Reconciling the humanities and the sciences

Today marks the start of a major step in my Bowdoin education: this summer I will live and study in Japan. I am excited and grateful to start my studies in Japan with my classmates in the Japanese program as we explore our research projects on Japan and the environment.

In discussion today, we looked at two foundational articles in environmental history with the goal of getting everyone on equal footing with environmental history terminology and methodology as well as allowing each of us to see how the academic discipline of our individual projects is informed by environmental history, or vice versa. My research topic — the development of Sapporo as a urban space in colonial Hokkaido — is deeply rooted in the discipline of history so it was useful for me to step outside my history bubble, so to speak, and hear what my peers had to say about how reading an historian’s point of view can inform research in the natural sciences. In “History and Biology in the Anthropocene: Problems of Scale, Problems of Value,” historian Julia Adeney Thomas encourages scientists to value the work of historians in order to give social, cultural, and political context and relevance to the findings of scientists. I think that this idea will be a critical point of discussion for us as we not only pursue our individual projects, but also as we attempt to use each other’s work to inform our own projects, whether they are rooted in the sciences or humanities.

Today’s reading also lead us to discussing how humans categorize and interact with nature. Richard White’s “The Problem with Purity” puts nature on a spectrum and somewhere along that spectrum lies purity, where humans fence of nature and conceive it as orderly. Somewhere else on this spectrum is hybridity, where human and natural factors are inextricably mixed to the point that one cannot distinguish between the human and the natural. This idea sets the ground for me to look towards my own project and explore how this spectrum acts in an urban, colonial setting — was Hokkaido a hybrid landscape before the colonial incursion of the young Meiji state? Did Sapporo as an urban space push out nature? I look forward to further discussions this week as we delve into reading about the various environmental issues in Japan, while keeping today’s foundational discussion in mind.

Prepared with only the purest that nature can offer?

A plastic Godzilla glares at us from across the table, arms raised in defiance, painted teeth bared. Professor Matt Klingle, a History and Environmental Studies “double major” at Bowdoin College, sits behind the scale toy replica of the famous monster, arms crossed, teeth equally bared in a expectant, knowing grin.

“Is Godzilla natural?” Professor Klingle asks again. We all consider the question and the deeper implications of the question. What is natural? What is nature? Is nature pure?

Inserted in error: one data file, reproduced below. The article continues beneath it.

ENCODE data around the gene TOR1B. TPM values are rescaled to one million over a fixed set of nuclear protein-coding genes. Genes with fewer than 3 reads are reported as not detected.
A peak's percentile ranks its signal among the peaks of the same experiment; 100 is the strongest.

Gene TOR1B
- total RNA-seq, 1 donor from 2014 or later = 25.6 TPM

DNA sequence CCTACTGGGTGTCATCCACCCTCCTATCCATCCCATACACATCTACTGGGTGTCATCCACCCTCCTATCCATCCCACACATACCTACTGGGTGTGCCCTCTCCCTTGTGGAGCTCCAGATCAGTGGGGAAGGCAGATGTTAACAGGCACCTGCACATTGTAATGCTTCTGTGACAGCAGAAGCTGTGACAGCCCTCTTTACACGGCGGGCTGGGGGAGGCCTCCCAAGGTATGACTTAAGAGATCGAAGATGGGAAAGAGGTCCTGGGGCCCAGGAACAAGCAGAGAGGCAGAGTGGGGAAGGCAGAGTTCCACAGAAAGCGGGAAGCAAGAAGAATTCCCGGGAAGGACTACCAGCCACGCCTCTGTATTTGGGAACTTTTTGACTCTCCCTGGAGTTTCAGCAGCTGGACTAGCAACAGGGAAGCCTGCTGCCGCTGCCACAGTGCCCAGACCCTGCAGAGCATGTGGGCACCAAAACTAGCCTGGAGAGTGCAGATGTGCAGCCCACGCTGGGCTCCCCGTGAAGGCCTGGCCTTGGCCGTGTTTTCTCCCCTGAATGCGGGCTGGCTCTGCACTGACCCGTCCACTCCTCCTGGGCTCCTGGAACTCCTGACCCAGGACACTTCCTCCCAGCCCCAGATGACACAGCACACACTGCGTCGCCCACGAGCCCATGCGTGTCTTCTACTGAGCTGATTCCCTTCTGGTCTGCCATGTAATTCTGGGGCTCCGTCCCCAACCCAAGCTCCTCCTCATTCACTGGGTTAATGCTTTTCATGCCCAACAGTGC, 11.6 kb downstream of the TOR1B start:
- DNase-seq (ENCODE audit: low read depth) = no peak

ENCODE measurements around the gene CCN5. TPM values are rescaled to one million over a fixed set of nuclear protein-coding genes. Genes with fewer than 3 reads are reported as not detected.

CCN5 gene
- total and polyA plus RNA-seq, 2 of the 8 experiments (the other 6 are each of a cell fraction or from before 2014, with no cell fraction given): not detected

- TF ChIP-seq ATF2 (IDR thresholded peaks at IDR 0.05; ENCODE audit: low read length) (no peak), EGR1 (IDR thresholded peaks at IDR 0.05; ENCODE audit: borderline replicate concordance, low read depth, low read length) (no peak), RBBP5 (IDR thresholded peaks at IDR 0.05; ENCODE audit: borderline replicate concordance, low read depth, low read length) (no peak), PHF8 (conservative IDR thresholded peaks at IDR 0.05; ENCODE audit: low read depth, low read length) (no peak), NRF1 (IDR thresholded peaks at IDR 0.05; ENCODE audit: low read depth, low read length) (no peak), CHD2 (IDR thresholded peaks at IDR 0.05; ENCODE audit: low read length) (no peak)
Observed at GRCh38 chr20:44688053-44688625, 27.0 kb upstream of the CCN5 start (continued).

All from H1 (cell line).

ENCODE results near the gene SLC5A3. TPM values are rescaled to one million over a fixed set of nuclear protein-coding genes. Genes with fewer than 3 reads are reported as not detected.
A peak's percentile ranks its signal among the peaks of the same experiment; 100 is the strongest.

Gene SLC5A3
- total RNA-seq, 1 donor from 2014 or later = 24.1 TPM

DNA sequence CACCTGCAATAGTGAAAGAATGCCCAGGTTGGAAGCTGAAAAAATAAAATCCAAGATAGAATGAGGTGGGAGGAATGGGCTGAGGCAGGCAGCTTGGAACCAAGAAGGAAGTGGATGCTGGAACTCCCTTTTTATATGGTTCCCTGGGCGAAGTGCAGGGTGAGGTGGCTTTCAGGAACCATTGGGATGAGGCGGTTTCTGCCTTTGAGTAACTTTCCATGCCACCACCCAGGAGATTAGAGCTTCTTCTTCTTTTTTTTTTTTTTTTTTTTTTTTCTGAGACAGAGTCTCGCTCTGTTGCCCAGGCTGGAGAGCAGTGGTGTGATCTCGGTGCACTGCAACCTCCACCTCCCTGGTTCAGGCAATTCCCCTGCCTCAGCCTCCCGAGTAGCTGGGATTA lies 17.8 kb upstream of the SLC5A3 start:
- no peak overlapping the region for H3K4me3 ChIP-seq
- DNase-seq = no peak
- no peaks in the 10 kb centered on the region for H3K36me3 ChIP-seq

~~~

After a brief crash course in environmental history, these were the core questions that drove our kickoff discussion, alongside two articles: “History and Biology in the Anthropocene: Problems of Scale, Problems of Value” by Julia Adeney Thomas and “The Problem with Purity” by Richard White. Nature is a part of all human societies, but the ways in which we perceive nature vary greatly. Nature has long been thought of as this “pure” entity, something separate from humans, something to be kept pristine and categorically different with discrete boundaries. Now, though, those lines are less clear. As White argues, “purity” is difficult, especially when it comes to culture versus nature, because they are “mingled, confused, and increasingly impossible to separate.” Thomas echoes these sentiments, pointing to the different scales at which biologists operate and how those complicate the supposed “purity” of nature; that is, if humans are composed of an incredibly diverse microbiome (i.e. microbiologists’ scale) that is constantly perfused and penetrated by various chemicals, benign and toxic (i.e. biochemists’ scale), how can we call humans and nature separate at all?

Are we getting hung up on all these abstract definitions of “nature” and “purity” and “scale” and “value”? I don’t think so. These questions inform other questions about environmental issues, how we define the Anthropocene (i.e. humans becoming a major driving planetary force on numerous scales, a position formerly reserved only for geologic processes), and even issues of race and gender.  Here, purity plays a big role; reducing race and gender to biology as a justification is no more than confusing the categories of “culture” and “nature.” And, all of these definitions and culturally-loaded interpretations of these terms we discussed in English. Now try translating that to Japanese or any other language.

~~~

I’m excited for all the other discussions we’ll be having on a variety of environmental topics and Japan. I’m especially interested in seeing how everyone’s individual projects fit into the larger picture and also the details of what we each discover in this journey. Today’s discussion definitely set a strong framework to work with and have in our minds, moving forward. So to you, dear readers, I pose the same question Professor Klingle and Richard White and Julia Adeney Thomas posed to us:

What is nature?